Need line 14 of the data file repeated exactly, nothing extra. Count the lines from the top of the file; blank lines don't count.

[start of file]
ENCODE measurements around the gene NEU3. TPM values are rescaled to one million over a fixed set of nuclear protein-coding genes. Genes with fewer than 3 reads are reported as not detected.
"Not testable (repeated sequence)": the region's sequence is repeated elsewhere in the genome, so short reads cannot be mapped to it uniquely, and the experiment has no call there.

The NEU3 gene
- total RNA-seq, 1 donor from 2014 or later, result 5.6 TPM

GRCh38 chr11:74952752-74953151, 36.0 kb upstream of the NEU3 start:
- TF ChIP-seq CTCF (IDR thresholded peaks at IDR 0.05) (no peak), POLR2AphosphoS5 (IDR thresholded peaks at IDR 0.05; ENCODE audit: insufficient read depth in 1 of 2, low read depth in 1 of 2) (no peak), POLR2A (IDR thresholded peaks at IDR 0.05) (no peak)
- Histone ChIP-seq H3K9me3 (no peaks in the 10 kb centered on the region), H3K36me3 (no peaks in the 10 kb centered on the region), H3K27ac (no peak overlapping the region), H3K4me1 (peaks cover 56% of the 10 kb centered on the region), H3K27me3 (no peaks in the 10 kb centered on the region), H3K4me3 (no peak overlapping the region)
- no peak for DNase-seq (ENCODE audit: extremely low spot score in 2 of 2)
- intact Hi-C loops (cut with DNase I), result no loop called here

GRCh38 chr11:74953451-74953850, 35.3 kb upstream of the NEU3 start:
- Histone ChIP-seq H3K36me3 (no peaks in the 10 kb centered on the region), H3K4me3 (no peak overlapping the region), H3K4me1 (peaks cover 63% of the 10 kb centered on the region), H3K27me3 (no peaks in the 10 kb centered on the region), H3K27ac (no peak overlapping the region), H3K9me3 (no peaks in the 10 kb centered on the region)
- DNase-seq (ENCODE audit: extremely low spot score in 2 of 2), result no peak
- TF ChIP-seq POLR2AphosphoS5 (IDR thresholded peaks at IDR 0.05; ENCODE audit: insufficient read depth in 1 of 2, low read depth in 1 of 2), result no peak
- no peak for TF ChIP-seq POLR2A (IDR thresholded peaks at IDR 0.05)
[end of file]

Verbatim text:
- no peak for TF ChIP-seq POLR2A (IDR thresholded peaks at IDR 0.05)